Congressional Digest

Congressional Digest November 2011 No. 09 Vol. 90
Internet Piracy

Internet Piracy

Balancing Digital Theft Prevention and Freedom of Expression

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In May 1999, an 18-year-old college student founded an Internet service called Napster that made it easy for users to swap and download music for free. The Recording Industry Association of America filed suit, charging copyright infringement, and a series of legal battles ensued. In September 2001, Napster agreed to a settlement and became a fee-based service with music licensed by publishers. By that time, however, it had gained an enormous following, bringing to light the problem of Internet piracy — the unlawful reproduction and/or distribution of any copyrighted digital file that can change hands over the I…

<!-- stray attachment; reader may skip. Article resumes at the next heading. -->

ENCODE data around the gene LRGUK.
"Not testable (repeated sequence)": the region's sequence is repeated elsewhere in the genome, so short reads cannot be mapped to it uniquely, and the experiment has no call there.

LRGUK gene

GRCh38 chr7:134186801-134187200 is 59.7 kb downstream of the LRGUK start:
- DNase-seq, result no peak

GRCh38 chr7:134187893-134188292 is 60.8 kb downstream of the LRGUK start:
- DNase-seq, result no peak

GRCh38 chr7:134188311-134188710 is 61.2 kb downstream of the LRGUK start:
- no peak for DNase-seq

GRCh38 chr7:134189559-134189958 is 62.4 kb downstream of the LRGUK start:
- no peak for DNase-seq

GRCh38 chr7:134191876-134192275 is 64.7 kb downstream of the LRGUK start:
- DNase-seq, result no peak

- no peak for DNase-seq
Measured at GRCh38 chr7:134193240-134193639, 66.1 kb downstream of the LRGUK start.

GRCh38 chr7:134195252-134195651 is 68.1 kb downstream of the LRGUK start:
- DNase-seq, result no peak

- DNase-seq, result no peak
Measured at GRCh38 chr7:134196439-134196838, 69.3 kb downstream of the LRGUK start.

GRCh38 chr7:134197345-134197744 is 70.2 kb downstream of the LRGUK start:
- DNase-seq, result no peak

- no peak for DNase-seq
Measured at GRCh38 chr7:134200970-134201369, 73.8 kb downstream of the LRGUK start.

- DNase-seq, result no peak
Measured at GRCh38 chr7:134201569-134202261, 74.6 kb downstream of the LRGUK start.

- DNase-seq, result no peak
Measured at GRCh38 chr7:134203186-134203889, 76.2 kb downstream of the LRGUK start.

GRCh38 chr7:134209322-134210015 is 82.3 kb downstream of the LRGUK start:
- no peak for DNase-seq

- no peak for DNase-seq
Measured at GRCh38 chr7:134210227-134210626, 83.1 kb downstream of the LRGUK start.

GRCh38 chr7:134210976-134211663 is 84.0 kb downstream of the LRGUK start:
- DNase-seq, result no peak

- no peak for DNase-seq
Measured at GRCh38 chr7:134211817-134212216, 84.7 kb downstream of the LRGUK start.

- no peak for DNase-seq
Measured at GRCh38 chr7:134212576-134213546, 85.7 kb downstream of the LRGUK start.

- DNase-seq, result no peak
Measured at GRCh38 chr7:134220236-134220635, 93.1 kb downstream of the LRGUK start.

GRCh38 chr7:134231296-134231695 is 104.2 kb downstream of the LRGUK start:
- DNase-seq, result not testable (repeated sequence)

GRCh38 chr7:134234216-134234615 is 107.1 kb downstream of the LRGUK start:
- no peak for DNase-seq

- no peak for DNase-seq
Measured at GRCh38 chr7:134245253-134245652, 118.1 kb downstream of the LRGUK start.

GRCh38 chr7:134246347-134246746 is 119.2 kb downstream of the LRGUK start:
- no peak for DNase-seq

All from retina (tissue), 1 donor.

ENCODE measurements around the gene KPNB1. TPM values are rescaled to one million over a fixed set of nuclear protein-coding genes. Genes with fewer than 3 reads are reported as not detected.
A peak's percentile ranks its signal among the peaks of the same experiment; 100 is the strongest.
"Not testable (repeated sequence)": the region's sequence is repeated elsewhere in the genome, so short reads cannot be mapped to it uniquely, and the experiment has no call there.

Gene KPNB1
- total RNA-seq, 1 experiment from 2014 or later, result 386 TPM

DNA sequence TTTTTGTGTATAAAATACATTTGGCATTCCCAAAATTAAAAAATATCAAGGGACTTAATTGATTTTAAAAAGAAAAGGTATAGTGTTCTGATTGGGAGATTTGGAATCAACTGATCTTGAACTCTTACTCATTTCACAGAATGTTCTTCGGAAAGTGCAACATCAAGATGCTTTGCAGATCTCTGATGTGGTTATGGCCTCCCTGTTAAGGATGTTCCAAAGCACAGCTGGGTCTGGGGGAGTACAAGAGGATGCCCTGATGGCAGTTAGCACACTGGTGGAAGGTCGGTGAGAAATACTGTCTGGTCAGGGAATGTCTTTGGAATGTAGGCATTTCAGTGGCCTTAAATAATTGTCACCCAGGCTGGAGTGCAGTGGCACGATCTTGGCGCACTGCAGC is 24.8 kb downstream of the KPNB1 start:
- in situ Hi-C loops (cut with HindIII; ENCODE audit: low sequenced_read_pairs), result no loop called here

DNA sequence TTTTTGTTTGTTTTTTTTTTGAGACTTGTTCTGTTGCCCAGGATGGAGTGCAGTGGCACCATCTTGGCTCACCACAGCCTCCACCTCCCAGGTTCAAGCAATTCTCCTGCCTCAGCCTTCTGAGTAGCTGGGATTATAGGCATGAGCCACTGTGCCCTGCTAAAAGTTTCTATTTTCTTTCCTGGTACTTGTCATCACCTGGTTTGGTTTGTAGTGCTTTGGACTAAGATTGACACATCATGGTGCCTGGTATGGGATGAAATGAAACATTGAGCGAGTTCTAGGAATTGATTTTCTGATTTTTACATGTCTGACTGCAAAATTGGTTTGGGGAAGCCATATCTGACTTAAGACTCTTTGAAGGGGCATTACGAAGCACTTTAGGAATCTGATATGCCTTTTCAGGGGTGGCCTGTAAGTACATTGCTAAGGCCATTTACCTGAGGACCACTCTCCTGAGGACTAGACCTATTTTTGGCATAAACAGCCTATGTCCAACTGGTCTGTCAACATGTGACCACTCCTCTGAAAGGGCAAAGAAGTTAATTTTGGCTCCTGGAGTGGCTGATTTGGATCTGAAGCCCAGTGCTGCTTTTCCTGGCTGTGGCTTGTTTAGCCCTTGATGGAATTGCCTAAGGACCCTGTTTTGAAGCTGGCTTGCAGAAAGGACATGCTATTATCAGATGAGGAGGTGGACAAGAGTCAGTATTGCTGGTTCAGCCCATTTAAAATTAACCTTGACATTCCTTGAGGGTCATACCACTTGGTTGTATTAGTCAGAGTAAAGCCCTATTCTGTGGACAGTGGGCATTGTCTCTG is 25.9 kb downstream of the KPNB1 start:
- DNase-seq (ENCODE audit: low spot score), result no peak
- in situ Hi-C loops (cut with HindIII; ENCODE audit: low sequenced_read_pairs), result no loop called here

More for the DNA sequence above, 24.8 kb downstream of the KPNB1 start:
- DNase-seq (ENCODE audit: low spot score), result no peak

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In This Issue

Should Congress Pass the Protecting Online Threats to Economic Creativity and Theft of Intellectual Property (PROTECT IP) Act as Currenty Written?

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